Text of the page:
Unical manuscripts and breath marks

Do the early Greek manuscripts (the all caps unicals kind) of the NT contain breath marks? I don’t mean punctuation or the various accents, I mean those backward superscript commas that go before a word to let you know that the word starts with the letter H. You know, like the word (h)alleluia. It is not so relevant about the other comma thing that goes forward and does not make an H like in (’)Iesous, I would guess they are not there, if I had to guess.

This is from another thread, but it seemed to be off topic.

No. The uncial manuscripts were continuous script, meaning they had no spaces between letters. Now, there were little lines over certain words such as Theos, Christos, Iesous, etc. But that was only when they abreviated, and would use the first and last letter of that word/name and then put the little line over it (that looks like an accent) but it was only there to indicate abreviation of that word.

Now, there may have been cases when a scribe of would add different things onto an ancient uncial manuscript in order to correct it. I have edited portions of the Sinaiticus and Bezae uncials and have never seen any added breathing marks.

But reguardless, even if there are any uncials out there that may have a breathing mark, I am 99.9999999% sure that it was never an original mark.

Regrettably, I don’t have quick access to that information. We’re going to have to depend on others, like copland.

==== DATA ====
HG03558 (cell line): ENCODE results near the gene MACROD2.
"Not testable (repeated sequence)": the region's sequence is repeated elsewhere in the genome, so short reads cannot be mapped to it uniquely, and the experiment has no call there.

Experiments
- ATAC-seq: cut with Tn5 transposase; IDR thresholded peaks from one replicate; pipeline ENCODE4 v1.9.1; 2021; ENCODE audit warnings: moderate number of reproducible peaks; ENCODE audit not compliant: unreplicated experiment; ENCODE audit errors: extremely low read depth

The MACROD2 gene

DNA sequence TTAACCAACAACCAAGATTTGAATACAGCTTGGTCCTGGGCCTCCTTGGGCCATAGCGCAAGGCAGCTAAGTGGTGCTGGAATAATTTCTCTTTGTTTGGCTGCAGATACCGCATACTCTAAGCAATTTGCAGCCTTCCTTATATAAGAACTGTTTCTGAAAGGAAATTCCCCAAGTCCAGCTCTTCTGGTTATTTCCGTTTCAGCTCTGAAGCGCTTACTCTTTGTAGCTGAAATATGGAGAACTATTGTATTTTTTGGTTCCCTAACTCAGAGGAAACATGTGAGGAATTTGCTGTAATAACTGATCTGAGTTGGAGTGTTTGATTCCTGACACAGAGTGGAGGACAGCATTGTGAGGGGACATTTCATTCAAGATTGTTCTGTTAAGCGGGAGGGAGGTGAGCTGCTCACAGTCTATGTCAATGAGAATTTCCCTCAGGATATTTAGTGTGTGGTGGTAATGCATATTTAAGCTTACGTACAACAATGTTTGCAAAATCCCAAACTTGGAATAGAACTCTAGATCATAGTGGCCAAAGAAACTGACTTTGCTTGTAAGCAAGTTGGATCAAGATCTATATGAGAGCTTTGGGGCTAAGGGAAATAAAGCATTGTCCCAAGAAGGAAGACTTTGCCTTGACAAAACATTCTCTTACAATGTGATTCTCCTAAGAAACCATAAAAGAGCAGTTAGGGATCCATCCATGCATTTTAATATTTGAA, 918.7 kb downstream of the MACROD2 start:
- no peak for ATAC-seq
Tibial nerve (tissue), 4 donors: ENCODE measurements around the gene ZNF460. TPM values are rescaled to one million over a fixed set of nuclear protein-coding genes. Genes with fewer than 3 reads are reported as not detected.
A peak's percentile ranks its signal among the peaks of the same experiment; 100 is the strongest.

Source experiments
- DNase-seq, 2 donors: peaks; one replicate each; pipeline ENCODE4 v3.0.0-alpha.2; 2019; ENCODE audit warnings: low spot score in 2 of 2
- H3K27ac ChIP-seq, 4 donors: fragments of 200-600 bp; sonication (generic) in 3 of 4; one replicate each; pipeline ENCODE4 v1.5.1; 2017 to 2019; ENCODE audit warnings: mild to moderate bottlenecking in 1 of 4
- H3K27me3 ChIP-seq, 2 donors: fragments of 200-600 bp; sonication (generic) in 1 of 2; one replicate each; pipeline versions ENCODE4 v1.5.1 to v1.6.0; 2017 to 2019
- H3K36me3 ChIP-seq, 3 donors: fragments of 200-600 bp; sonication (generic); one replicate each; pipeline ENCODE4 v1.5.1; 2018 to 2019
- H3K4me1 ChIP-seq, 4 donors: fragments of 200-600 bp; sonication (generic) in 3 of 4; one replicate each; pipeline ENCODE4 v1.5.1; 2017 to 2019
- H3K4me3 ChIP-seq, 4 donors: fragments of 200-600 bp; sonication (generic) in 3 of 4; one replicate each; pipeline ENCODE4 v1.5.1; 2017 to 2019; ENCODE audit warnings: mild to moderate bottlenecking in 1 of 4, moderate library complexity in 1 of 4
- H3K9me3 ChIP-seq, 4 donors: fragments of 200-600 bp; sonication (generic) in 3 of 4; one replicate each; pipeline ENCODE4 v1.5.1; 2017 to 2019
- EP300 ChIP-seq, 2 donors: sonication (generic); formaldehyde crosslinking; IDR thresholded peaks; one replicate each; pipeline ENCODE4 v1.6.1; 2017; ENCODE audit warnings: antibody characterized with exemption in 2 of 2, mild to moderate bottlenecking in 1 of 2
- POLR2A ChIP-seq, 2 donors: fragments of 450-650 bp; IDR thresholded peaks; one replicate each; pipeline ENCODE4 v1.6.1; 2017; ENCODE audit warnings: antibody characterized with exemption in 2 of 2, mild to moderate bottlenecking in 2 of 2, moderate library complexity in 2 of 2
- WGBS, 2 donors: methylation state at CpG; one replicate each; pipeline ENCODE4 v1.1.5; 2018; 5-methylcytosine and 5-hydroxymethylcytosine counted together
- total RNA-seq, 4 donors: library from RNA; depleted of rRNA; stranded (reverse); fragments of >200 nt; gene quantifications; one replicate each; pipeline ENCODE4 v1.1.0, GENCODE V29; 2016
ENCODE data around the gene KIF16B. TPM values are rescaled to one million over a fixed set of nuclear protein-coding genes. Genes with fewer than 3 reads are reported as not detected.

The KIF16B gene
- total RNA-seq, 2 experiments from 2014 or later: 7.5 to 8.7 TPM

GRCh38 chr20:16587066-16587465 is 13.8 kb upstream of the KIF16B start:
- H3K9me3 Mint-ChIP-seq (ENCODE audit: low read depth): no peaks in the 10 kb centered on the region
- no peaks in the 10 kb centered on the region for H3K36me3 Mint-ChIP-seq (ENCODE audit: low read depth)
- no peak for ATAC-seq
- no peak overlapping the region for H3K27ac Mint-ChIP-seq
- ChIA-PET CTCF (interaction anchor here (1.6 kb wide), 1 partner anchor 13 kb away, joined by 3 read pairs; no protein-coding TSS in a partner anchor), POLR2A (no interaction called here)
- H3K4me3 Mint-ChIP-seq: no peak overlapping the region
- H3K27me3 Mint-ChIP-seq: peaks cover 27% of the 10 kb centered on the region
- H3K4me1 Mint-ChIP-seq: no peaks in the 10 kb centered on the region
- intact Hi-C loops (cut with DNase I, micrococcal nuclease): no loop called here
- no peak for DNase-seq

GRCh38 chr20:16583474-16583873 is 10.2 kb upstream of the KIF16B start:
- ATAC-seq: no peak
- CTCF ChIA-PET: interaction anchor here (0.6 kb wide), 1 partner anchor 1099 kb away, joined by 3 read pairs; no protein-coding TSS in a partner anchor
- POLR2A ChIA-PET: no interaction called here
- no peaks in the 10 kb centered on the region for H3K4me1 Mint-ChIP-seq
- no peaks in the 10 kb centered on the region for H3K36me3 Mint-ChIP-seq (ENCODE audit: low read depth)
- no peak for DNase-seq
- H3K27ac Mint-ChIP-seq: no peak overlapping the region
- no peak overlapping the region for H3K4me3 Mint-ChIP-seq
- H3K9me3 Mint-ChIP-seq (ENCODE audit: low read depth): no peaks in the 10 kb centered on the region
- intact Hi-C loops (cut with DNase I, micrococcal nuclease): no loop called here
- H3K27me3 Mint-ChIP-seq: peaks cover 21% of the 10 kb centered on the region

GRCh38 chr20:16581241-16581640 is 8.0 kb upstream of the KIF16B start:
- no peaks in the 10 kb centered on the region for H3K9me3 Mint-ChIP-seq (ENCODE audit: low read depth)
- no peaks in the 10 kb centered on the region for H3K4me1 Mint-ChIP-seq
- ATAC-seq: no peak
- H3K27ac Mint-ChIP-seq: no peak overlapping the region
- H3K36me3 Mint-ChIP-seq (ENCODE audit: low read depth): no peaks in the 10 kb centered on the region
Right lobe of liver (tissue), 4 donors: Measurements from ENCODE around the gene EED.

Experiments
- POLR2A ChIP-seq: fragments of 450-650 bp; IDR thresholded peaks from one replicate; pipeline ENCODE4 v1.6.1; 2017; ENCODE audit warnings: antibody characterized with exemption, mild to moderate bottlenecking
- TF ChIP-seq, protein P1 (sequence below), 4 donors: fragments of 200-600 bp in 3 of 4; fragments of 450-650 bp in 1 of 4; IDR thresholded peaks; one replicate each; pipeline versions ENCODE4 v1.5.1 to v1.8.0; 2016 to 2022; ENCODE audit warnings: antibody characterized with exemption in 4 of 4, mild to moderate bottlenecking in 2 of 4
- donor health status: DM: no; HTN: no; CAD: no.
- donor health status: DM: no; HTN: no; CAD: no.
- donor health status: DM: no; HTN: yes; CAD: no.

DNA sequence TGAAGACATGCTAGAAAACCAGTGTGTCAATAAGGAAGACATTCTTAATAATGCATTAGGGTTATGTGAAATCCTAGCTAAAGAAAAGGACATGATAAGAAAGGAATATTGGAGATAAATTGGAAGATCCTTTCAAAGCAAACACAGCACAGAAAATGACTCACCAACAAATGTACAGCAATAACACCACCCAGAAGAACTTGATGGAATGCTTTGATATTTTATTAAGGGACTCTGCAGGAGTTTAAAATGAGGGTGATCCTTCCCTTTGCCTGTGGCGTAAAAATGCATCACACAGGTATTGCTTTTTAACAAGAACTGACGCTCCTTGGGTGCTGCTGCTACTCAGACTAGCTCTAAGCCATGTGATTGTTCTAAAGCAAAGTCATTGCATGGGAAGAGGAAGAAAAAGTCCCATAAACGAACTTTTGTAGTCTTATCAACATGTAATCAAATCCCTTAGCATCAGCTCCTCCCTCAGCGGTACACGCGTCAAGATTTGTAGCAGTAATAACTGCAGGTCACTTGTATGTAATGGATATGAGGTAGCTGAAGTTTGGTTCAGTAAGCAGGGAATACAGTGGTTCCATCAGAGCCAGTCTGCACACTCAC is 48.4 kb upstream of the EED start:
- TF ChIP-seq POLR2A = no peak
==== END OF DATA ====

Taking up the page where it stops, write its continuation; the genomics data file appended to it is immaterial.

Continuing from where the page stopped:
[QUOTEBut reguardless, even if there are any uncials out there that may have a breathing mark, I am **99.9999999% sure that it was never an original mark.

That’s a pretty high degree of certainty :stuck_out_tongue:

DaveBj

I accept Copland’s answer, no problem. Thanks Copland!

This leads me to wonder about the status of the pronunciation of the word we now know as “alleluia”. How was it pronounced in the Greek back around, oh, maybe NT times or when the Latin was translated into?

Joannes here on the other thread noted that the H was probably no longer pronounced in the Greek at that time, and that a Latin person probably would not have “heard” it even if it were pronounced, due to an unfamiliarity with it. Furthermore, if it were not visible in many samples of writing, then the reason for the transcription into Latin of the word “alleluia” sans H is clearer.

Are there other considerations germane to why the Latins would have transliterated the word alleluia sans H?

When it comes to correct pronunciation in Koine Greek, that is the most grey area concerning the language. What is considered to be the most common way to pronounce Greek traces back to Erasmas. And even at that I have heard many different scholars differ. Since it is a language that is no longer spoken (Koine that is), then it is impossible to know for sure how the ancients pronounced it.

So in other words, “alleluia” is pronounced without being dogmatic about what way to do it. But who knows, someone from ancient Alexandria may have pronounced it different then someone from ancient Corinth.

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